Creative Writing Week Three: Theory and Innovation – Lyotard and the Oulipo

I am a simple person.  I don’t like umbrellas in my drinks.  My wardrobe contains almost no frills, fringes, frippery or fun.  I am function and classic lines all the way.  I have a few costume bracelets and earrings, and wear no other adornment.   My lipstick is almost the same colour as my lips and my bedroom ceiling is the same colour as all four of my bedroom walls.    I almost never ‘get’ the hype of anything.  I am not an -ist or interested in any -ism of any kind, and I have never seen the point of movements and labels (except Chanel which I cannot yet afford).  I certainly don’t like people trying to be clever for the sake of show and tell, so I am more surprised than anybody to fall instantly in love with Oulipo.   Is it just me or did the room get smarter?  I have never heard of Oulipo-ism/ness although a number of years ago when I was living in London I bought Georges Perec’s novel ‘Life: A User’s Manual’.  I bought it for the title which I thought brilliant and to this day it remains in my to-read pile, but oh my sainted aunt am I gagging to read it now!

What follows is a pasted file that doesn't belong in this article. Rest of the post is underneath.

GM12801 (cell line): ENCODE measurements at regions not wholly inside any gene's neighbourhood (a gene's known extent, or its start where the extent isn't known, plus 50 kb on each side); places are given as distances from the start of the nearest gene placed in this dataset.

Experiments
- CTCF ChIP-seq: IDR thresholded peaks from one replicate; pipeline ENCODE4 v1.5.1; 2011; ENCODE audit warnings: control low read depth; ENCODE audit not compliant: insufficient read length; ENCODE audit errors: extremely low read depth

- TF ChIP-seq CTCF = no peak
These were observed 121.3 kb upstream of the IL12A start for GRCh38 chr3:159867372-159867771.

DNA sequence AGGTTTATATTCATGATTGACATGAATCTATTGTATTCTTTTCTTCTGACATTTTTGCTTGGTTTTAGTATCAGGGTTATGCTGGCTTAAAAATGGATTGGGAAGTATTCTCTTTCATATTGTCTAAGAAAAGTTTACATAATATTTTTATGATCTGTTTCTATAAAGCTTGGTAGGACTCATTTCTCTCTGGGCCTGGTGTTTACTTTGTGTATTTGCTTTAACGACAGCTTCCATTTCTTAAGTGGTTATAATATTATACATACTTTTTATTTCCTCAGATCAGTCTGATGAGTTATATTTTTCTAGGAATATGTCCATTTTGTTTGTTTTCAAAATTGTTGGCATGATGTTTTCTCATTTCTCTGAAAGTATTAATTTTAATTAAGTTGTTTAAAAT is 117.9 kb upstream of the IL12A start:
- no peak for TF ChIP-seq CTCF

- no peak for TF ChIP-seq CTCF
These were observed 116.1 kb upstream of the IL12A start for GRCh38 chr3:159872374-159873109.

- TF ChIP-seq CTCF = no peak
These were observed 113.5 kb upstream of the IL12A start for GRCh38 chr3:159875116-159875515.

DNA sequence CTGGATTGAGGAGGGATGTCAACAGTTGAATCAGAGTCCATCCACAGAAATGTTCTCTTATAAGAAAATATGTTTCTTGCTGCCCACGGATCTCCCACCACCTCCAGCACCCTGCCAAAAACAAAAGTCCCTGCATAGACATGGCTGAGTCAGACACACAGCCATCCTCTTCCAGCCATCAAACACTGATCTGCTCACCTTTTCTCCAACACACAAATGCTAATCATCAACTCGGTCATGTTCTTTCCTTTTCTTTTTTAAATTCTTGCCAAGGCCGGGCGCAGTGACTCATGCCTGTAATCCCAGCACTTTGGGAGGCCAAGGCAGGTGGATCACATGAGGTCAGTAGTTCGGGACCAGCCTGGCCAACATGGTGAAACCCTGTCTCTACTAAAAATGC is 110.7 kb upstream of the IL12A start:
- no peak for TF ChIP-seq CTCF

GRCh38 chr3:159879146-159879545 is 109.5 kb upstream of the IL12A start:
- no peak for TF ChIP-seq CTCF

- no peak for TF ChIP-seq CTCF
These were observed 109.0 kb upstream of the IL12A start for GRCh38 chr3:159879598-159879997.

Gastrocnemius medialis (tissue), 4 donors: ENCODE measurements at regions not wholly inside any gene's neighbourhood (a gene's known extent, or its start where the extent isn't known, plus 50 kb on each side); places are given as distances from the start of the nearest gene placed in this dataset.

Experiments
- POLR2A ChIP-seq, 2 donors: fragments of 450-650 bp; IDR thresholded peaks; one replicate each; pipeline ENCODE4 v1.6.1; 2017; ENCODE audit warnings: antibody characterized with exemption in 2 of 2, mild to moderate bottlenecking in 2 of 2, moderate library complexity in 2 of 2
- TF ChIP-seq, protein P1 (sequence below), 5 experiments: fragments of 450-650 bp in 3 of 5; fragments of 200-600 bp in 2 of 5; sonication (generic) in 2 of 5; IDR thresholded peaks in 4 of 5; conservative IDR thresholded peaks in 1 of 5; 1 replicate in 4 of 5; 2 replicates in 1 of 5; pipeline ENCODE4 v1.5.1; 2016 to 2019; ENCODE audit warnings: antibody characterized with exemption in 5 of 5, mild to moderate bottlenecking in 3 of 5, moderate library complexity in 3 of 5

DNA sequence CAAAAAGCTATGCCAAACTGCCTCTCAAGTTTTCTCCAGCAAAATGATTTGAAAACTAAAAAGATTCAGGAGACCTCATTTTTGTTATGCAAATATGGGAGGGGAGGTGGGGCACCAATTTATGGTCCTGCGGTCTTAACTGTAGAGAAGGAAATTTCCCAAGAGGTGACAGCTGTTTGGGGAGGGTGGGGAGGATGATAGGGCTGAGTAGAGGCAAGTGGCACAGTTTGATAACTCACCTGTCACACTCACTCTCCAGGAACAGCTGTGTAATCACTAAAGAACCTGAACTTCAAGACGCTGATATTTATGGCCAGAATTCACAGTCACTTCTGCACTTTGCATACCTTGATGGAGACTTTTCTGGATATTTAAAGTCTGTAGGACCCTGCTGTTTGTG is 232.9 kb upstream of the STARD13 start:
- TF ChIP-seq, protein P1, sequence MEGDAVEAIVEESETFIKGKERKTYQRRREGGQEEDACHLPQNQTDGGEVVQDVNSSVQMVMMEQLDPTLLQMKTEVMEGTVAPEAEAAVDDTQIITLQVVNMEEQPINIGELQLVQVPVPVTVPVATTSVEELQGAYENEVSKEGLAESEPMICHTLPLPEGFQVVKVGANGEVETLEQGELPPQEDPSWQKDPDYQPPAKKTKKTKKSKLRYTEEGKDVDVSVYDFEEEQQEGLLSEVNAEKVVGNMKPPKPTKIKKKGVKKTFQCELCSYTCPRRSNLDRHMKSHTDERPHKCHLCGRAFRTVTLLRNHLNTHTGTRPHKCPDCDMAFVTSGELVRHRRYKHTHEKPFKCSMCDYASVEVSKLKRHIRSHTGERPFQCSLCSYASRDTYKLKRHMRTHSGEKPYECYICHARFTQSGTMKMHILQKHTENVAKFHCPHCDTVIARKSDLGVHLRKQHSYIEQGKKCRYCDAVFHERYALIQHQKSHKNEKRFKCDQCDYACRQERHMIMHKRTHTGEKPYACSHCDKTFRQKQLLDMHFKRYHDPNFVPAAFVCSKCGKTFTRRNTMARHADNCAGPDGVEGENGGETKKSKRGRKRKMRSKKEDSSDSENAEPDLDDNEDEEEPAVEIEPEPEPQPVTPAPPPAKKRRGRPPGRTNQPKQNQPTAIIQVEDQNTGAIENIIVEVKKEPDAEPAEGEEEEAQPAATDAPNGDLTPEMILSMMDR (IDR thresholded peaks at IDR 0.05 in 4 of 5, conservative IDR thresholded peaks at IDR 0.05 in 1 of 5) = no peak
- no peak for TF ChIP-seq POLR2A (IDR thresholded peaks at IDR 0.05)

Constraints give rise to creativity and invention and the Oulipo is a veritable fountain of constraints in its roots of experimental writing, and while I would love to stay here and drink wine  and discuss at length,  if I don’t finish some work this evening I will not be attending school next month.

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